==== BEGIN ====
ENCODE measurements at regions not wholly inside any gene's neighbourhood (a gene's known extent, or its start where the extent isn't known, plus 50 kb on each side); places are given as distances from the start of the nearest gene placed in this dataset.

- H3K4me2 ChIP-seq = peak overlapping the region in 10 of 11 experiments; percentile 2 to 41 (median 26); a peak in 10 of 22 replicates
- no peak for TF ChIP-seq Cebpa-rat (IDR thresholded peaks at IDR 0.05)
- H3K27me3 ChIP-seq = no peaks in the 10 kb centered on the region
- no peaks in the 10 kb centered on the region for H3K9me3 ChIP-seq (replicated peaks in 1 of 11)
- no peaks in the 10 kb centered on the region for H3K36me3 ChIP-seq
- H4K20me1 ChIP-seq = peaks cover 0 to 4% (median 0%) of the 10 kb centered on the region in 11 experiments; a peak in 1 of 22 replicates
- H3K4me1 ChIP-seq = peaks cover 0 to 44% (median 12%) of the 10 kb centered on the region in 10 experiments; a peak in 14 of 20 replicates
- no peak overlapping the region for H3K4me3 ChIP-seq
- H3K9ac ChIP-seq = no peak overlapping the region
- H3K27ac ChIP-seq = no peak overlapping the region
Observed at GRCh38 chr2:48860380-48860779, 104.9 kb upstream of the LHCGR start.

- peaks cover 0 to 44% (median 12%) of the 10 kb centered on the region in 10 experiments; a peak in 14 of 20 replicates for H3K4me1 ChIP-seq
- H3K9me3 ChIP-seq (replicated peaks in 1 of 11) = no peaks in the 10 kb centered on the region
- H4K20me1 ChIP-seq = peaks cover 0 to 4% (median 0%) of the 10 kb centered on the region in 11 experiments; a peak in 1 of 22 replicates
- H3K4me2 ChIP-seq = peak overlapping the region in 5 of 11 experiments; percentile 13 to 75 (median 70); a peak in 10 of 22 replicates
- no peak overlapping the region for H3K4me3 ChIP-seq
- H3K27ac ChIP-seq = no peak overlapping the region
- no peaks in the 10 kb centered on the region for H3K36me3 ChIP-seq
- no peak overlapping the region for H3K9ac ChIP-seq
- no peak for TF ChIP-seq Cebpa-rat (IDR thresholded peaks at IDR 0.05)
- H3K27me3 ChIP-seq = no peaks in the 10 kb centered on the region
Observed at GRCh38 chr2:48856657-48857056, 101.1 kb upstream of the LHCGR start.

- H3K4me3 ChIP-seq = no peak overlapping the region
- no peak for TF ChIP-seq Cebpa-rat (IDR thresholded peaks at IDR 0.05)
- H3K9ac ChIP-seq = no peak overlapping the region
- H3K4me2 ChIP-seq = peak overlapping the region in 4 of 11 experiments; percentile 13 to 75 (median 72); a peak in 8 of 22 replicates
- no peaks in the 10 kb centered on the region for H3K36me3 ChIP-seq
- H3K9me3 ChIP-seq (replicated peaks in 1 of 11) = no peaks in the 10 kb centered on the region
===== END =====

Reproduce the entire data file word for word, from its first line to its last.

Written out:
ENCODE measurements at regions not wholly inside any gene's neighbourhood (a gene's known extent, or its start where the extent isn't known, plus 50 kb on each side); places are given as distances from the start of the nearest gene placed in this dataset.

- H3K4me2 ChIP-seq = peak overlapping the region in 10 of 11 experiments; percentile 2 to 41 (median 26); a peak in 10 of 22 replicates
- no peak for TF ChIP-seq Cebpa-rat (IDR thresholded peaks at IDR 0.05)
- H3K27me3 ChIP-seq = no peaks in the 10 kb centered on the region
- no peaks in the 10 kb centered on the region for H3K9me3 ChIP-seq (replicated peaks in 1 of 11)
- no peaks in the 10 kb centered on the region for H3K36me3 ChIP-seq
- H4K20me1 ChIP-seq = peaks cover 0 to 4% (median 0%) of the 10 kb centered on the region in 11 experiments; a peak in 1 of 22 replicates
- H3K4me1 ChIP-seq = peaks cover 0 to 44% (median 12%) of the 10 kb centered on the region in 10 experiments; a peak in 14 of 20 replicates
- no peak overlapping the region for H3K4me3 ChIP-seq
- H3K9ac ChIP-seq = no peak overlapping the region
- H3K27ac ChIP-seq = no peak overlapping the region
Observed at GRCh38 chr2:48860380-48860779, 104.9 kb upstream of the LHCGR start.

- peaks cover 0 to 44% (median 12%) of the 10 kb centered on the region in 10 experiments; a peak in 14 of 20 replicates for H3K4me1 ChIP-seq
- H3K9me3 ChIP-seq (replicated peaks in 1 of 11) = no peaks in the 10 kb centered on the region
- H4K20me1 ChIP-seq = peaks cover 0 to 4% (median 0%) of the 10 kb centered on the region in 11 experiments; a peak in 1 of 22 replicates
- H3K4me2 ChIP-seq = peak overlapping the region in 5 of 11 experiments; percentile 13 to 75 (median 70); a peak in 10 of 22 replicates
- no peak overlapping the region for H3K4me3 ChIP-seq
- H3K27ac ChIP-seq = no peak overlapping the region
- no peaks in the 10 kb centered on the region for H3K36me3 ChIP-seq
- no peak overlapping the region for H3K9ac ChIP-seq
- no peak for TF ChIP-seq Cebpa-rat (IDR thresholded peaks at IDR 0.05)
- H3K27me3 ChIP-seq = no peaks in the 10 kb centered on the region
Observed at GRCh38 chr2:48856657-48857056, 101.1 kb upstream of the LHCGR start.

- H3K4me3 ChIP-seq = no peak overlapping the region
- no peak for TF ChIP-seq Cebpa-rat (IDR thresholded peaks at IDR 0.05)
- H3K9ac ChIP-seq = no peak overlapping the region
- H3K4me2 ChIP-seq = peak overlapping the region in 4 of 11 experiments; percentile 13 to 75 (median 72); a peak in 8 of 22 replicates
- no peaks in the 10 kb centered on the region for H3K36me3 ChIP-seq
- H3K9me3 ChIP-seq (replicated peaks in 1 of 11) = no peaks in the 10 kb centered on the region